SOCHI, Russia -- After a bad skate Thursday, Jeremy Abbott could count on the support of his teammates.
Abbott was the first U.S. competitor in the inaugural Olympic team figure skating event.
The four-time national champion had what he called a “very unfortunate day.”
Skating his short program, Abbott made a slow approach to his quad combination and fell on the jump. His triple Lutz was next, so he made it a combination, but doubled the second jump. Finally, Abbott turned a planned triple axel into a single axel.
He scored 65.65 points for seventh place in the 10-man field. Japan's Yuzuru Hanyu was the leader with 97.98, followed by Evgeny Plushenko of Russia with 91.39.
A dejected Abbott faced the other members of Team USA, who were in the cheering section at one end of the rink, as soon as he was finished.
“I got off the ice and I just apologized to them,” Abbott said. “I was like, ‘Guys, I’m so sorry.’ I just wanted to do it for them. And every single one of them is like, ‘Jeremy, we love you. It’s fine.’ They were all extremely supportive and now I’m so happy I got that out of the way.”
While Abbott got out his jitters before he competes in the individual event later in these Olympic Winter Games, he left Team USA on thin ice in the medal hunt.
Points are awarded based on 10 points for first, 9 for second and so on down to 1 point for 10th place.
Abbott scored only four points. Pairs team Marissa Castelli and Simon Shnapir were fifth in their short program, giving the U.S. a total of 10 points. The U.S. is tied with Germany and France.
Russia has the lead with 19, followed by Canada with 17, China with 15 and Japan with 13.
That puts some pressure on the U.S. ladies and ice dance teams Saturday night. Only the top five teams will advance to skate a long program.
The skaters will be named Friday morning, but world champions Meryl Davis and Charlie White are expected to compete in ice dance and either Gracie Gold or Ashley Wagner will likely represent the women.
Davis and White are gold medal favorites, so should score nine or 10 points. If the ladies entrant gets a respectable score, that should be enough to push the U.S. into the final round.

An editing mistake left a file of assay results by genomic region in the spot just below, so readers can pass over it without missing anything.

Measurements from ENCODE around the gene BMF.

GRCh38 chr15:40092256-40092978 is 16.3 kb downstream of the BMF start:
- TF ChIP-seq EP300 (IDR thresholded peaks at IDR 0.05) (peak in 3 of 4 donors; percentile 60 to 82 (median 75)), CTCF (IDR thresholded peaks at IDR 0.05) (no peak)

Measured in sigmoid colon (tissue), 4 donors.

After Abbott’s performance, Davis and White stood behind him in the “kiss and cry” area holding a U.S. flag. When his scores were announced, Abbott dropped his head into his hands.
“I think I just needed to kind of work out the rust, shake off the demons,” he said. “We all know I have a lot of demons.
“I’m torn apart that I couldn’t do this for my team and my teammates. But I really do in my heart of hearts feel like it was a very good thing for me individually. I could get that out of the way. I could say, ‘Alright, I had my Olympic disaster and now I can move on and do what I came here to do.’”
Abbott, who was ninth in the Games in Vancouver four years ago, said he was treating the team event as a run-through to prepare him for the singles competition.
“I expected a much better run-through, because I had been skating very consistently,” he said.
It is unknown if Abbott will skate the long program if the U.S. advances. Jason Brown, who was second at nationals, could be named the U.S. contender.
Abbott’s coach, Yuka Sato, said she was surprised by his performance because he had been skating well in practice.
“But I think this is what the Olympics sometimes can do to you,” said Sato, the 1994 world champion and a two-time Olympian. “He’s very lucky that he still has the individual event.
“You never know what’s a blessing and what’s a curse. But it’s happened and done with.”
Pairs team Marissa Castelli and Simon Shnapir had a better outing, though they muffed their side-by-side triple.
They scored 64.25 points, surpassing their previous international season best of 62.56.
“For making two mistakes in the jumps and still getting a season best and I think a personal best, we’re thrilled with that final score,” said Shnapir. “We know that we could score much, much higher with a clean program, which we’re looking to do next week when we have our individual event.”
Castelli said Abbott’s struggle didn’t affect them.
“We came into it knowing our job and knowing what we had to do,” she said. “Our goal is to skate the best we could, stay focused and still hopefully have a long program for the U.S. We have some great skaters coming up in the short, ladies and the ice dancing, and we’re really hoping to pull up.”
Castelli and Shnapir were part of the World Team Trophy last year in Tokyo, which the U.S. won. That event has a similar format to the Olympic team competition.
“It’s just so awesome to be there with your teammates,” she said.